By Lesley Henton, Futurity
People whose only knowledge of Muslims comes from the media are very likely to have negative emotions and stereotypical beliefs about them, new research shows.
In the Journal of Communication, Srividya Ramasubramanian, associate dean of liberal arts and professor of communication at Texas A&M University, used multiple studies, surveying non-Muslims on how much they relied on direct contact with Muslims versus media-based contact.
“We observed that almost on a daily basis, media depictions of Muslims are extremely negative.”
Then they measured participants’ negative emotions toward Muslims, perceptions of Muslims as aggressive, support for civil restrictions against Muslims, and support for military action against Muslim countries.
“We observed that almost on a daily basis, media depictions of Muslims are extremely negative,” Ramasubramanian says. “Almost without exception, they are portrayed in stereotypical ways as violent, criminal, and extreme. Islamophobia is on the rise and even some American political leaders have expressed hateful sentiments towards Muslims.”
The researchers found a correlation between people who rely on media depictions of Muslims and having negative attitudes, versus those with direct interactions who were less likely to view Muslims negatively.
“Our findings show that individuals who rely on the media for information on Muslims have greater negative emotions toward Muslims and increased perceptions of Muslims as aggressive, which in turn leads to support for civil restrictions against Muslims and military actions against Muslim countries,” says Ramasubramanian.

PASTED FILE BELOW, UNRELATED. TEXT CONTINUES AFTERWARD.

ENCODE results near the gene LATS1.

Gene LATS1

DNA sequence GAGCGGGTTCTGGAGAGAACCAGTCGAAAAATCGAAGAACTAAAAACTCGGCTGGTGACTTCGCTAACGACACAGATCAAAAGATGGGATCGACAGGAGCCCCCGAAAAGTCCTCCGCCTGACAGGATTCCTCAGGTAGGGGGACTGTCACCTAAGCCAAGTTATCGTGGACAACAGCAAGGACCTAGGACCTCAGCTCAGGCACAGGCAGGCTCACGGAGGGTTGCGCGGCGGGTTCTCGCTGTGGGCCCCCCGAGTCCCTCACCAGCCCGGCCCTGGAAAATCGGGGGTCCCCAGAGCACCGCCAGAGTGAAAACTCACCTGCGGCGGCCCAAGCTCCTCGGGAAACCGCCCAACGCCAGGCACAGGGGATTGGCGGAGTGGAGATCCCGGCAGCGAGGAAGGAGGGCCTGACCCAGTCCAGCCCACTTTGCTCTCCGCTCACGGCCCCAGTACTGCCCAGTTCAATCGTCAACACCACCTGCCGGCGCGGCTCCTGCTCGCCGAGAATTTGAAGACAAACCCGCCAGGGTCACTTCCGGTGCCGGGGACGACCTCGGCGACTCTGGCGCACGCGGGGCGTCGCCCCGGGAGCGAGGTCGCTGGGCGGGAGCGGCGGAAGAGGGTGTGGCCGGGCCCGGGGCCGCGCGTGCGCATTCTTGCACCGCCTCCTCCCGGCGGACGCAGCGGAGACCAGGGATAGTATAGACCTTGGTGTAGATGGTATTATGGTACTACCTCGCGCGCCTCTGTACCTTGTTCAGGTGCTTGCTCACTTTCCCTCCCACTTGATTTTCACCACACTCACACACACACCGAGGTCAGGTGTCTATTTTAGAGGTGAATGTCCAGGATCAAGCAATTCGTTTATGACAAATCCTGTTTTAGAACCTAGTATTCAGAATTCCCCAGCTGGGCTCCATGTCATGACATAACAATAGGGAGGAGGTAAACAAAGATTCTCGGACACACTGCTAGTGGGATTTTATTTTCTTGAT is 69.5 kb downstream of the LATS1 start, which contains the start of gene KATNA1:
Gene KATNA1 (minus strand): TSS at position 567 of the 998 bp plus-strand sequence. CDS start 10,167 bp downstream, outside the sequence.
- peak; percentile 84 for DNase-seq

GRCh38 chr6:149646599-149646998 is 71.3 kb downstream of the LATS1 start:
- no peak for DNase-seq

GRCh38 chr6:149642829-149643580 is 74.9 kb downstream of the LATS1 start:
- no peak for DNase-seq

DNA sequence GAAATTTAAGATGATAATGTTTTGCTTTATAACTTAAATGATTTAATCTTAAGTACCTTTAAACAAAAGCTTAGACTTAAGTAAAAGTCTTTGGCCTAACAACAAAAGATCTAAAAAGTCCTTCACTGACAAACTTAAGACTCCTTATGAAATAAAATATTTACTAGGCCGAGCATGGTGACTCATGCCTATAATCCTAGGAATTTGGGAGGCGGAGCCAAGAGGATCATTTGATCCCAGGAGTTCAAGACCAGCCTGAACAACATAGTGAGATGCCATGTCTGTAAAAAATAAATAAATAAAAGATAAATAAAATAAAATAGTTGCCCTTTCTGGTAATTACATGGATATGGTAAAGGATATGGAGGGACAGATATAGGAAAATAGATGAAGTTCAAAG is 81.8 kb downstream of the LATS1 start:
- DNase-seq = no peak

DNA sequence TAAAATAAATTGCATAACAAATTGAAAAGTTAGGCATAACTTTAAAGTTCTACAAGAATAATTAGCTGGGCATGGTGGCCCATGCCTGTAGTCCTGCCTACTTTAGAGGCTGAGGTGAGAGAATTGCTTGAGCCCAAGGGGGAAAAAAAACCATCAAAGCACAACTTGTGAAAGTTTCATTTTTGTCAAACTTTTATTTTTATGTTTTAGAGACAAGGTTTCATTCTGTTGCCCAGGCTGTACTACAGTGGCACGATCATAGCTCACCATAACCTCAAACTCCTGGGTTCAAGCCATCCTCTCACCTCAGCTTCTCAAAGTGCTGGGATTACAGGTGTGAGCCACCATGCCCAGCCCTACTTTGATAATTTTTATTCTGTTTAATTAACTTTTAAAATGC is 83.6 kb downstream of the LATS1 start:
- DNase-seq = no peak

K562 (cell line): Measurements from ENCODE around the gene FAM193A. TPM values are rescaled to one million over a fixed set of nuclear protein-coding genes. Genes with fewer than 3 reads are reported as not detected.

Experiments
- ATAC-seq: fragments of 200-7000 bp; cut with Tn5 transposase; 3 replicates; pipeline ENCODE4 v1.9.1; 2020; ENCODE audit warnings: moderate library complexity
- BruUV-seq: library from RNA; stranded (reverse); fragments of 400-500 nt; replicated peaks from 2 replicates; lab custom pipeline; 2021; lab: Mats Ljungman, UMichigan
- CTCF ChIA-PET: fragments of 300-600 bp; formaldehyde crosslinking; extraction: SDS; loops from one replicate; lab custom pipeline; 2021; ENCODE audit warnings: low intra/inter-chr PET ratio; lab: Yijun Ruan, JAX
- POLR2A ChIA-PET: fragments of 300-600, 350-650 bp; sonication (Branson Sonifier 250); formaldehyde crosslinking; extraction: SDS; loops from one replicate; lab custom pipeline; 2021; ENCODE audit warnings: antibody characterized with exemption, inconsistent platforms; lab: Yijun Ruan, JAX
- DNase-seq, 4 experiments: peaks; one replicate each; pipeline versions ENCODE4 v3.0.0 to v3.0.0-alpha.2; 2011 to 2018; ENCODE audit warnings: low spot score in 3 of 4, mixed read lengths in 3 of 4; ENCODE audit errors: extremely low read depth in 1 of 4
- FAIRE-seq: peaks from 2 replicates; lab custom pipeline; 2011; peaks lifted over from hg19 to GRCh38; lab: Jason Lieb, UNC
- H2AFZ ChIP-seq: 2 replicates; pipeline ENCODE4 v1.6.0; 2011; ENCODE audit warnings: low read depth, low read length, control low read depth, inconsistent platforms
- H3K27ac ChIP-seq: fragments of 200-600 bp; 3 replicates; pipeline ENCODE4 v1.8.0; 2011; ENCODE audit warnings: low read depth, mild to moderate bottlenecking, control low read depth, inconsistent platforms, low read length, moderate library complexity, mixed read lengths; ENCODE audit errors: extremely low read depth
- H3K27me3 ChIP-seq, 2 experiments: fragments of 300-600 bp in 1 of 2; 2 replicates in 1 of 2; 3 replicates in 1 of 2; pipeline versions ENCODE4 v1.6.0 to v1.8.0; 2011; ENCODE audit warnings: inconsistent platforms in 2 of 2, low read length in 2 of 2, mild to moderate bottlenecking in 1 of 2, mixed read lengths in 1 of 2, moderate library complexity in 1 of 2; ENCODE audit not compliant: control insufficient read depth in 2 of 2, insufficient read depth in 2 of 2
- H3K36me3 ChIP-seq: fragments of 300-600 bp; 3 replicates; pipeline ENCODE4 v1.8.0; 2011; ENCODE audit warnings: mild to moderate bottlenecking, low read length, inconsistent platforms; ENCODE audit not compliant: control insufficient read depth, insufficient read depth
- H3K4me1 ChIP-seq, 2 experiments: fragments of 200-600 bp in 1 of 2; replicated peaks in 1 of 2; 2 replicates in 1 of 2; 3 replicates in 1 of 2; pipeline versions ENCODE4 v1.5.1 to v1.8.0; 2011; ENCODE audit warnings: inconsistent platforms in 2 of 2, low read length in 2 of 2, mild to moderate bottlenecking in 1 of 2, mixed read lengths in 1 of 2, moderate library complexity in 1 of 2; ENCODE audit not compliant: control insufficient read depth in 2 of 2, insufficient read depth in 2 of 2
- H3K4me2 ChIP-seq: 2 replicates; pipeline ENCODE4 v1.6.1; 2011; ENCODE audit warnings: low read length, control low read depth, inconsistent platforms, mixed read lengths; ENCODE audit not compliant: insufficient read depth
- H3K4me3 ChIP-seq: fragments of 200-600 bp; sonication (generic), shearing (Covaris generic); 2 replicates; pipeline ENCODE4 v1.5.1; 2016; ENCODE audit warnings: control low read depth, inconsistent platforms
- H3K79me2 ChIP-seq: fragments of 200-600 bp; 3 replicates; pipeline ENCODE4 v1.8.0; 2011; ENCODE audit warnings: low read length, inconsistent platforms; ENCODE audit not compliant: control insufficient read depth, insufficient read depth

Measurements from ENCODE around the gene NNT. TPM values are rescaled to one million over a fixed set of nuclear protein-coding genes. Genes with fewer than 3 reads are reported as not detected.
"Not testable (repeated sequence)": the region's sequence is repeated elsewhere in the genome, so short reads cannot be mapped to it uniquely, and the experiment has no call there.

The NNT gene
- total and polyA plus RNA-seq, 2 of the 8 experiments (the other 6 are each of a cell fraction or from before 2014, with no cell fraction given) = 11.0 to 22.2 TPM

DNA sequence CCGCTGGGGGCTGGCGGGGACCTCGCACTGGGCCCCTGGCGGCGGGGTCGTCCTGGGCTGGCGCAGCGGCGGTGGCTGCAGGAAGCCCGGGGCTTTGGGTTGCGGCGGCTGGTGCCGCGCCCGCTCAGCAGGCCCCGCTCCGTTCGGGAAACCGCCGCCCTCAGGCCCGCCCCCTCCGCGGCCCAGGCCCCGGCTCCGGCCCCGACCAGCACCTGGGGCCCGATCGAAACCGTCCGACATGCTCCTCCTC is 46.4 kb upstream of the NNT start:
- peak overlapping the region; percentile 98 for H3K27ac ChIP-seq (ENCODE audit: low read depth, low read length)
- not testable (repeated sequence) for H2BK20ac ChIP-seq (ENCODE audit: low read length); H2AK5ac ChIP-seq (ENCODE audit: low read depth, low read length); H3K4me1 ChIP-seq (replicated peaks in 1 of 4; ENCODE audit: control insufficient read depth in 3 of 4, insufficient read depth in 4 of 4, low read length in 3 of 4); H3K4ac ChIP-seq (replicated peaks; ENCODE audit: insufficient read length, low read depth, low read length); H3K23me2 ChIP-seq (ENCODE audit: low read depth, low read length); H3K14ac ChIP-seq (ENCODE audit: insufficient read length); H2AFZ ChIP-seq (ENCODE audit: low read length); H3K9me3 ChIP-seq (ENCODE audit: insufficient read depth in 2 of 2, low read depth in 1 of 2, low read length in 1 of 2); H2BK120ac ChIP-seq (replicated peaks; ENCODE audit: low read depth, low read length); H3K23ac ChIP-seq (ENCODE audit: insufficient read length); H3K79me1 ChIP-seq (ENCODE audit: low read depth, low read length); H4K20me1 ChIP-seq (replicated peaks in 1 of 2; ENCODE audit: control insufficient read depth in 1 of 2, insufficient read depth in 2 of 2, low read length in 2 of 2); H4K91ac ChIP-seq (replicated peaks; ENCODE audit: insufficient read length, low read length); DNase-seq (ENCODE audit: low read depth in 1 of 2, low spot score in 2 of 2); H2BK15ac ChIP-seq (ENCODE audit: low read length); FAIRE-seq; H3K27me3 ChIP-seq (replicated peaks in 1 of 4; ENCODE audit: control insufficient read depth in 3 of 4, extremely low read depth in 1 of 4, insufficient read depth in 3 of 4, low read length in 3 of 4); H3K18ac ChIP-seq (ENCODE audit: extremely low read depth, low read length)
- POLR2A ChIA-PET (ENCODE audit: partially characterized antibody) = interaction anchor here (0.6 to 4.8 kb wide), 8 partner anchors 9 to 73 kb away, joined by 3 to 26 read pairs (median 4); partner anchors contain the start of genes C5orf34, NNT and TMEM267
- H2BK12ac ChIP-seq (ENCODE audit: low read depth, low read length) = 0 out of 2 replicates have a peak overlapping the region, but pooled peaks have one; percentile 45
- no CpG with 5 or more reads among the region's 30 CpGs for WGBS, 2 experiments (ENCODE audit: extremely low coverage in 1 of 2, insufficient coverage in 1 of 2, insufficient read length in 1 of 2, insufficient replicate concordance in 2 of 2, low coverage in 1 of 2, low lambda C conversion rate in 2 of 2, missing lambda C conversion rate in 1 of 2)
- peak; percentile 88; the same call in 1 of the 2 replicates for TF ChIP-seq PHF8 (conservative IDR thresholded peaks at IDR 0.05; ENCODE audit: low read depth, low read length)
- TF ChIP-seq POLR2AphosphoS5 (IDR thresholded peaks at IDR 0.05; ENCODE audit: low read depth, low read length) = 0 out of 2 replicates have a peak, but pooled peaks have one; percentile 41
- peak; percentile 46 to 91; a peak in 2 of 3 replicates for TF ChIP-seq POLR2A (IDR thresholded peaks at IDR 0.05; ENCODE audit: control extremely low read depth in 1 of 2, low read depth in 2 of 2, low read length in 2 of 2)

“Direct contact with Muslims had an opposite effect,” she continues. “In other words, reliance on media portrayals of Muslims as compared to direct contact through friends and acquaintances leads to several negative outcomes.”
Some participants with negative attitudes toward Muslims expressed what Ramasubramanian describes as domestic and foreign policies harmful to Muslims.
“Domestic policies included statements such as support for secretly monitoring Muslims without their consent or awareness, or restricting the ability of Muslim-Americans to vote. Foreign policy included several statements such as support for the use of military action and drones against Muslim countries.”
The friend effect
How can so many non-Muslims have so little interaction with Muslims?
Ramasubramanian says social interactions often revolve around religious, racial, and gender identities in our societies. “There is often a lack of motivation to step outside one’s comfort zone to learn about other subcultures,” she notes. “Even when there is exposure through direct contact, such interactions are often brief, rather than long-term, meaningful friendships.”
She says she hopes the research findings suggest the importance of more direct contact between Muslims and non-Muslims in communities. “Building friendships in this manner may buffer the negative effects of media portrayals of Muslims,” she notes, adding she also hopes the media work to improve the portrayals of Muslims by having more positive depictions.
Implications for Mentoring
Given their established and trusting relationships with their mentees, mentors are in special position to be able to help their mentee branch out of their initial social comfort zones in a way that is supportive and affirmative.
By helping their mentee meet and get to know people from different backgrounds and cultures, mentors can help enrich their mentees’ understanding of interpersonal relationships and the communities around them. Further, through such closer ties, it can also help the mentee to understand the implications of larger political rhetoric and policy decisions in a more direct and concrete way.
To see the original article at Futurity, click here.
To see the research article, click here.
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